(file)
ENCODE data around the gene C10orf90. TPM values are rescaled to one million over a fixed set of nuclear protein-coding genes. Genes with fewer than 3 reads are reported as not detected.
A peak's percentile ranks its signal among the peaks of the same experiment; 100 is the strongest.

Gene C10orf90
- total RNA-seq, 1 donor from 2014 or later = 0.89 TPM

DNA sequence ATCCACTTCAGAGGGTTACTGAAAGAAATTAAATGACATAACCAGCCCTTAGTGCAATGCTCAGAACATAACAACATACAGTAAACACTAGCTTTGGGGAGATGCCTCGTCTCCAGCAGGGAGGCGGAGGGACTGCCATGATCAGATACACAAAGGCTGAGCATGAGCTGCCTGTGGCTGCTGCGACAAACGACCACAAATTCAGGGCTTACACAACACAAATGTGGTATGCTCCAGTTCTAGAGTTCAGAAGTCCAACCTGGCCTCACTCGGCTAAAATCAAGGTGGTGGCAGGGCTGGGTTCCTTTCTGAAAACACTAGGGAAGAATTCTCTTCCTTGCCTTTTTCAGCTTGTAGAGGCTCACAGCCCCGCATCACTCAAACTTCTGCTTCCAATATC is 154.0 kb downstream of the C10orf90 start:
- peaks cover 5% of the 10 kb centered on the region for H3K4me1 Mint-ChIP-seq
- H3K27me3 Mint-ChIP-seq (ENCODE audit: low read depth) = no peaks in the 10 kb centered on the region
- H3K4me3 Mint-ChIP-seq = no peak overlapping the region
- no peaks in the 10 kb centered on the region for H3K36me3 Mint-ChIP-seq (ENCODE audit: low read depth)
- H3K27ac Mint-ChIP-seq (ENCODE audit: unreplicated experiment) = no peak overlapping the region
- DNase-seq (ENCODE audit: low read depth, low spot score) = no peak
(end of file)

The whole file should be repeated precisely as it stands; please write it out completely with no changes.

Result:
ENCODE data around the gene C10orf90. TPM values are rescaled to one million over a fixed set of nuclear protein-coding genes. Genes with fewer than 3 reads are reported as not detected.
A peak's percentile ranks its signal among the peaks of the same experiment; 100 is the strongest.

Gene C10orf90
- total RNA-seq, 1 donor from 2014 or later = 0.89 TPM

DNA sequence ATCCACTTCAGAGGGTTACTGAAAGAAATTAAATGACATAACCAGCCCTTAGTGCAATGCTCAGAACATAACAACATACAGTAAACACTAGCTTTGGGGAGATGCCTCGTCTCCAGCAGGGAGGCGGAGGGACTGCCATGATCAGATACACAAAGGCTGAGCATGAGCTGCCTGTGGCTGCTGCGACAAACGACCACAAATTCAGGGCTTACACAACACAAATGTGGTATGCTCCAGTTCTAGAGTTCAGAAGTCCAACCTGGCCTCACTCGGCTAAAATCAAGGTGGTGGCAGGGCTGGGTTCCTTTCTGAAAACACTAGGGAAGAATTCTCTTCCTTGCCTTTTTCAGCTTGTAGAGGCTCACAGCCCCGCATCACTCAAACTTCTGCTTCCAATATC is 154.0 kb downstream of the C10orf90 start:
- peaks cover 5% of the 10 kb centered on the region for H3K4me1 Mint-ChIP-seq
- H3K27me3 Mint-ChIP-seq (ENCODE audit: low read depth) = no peaks in the 10 kb centered on the region
- H3K4me3 Mint-ChIP-seq = no peak overlapping the region
- no peaks in the 10 kb centered on the region for H3K36me3 Mint-ChIP-seq (ENCODE audit: low read depth)
- H3K27ac Mint-ChIP-seq (ENCODE audit: unreplicated experiment) = no peak overlapping the region
- DNase-seq (ENCODE audit: low read depth, low spot score) = no peak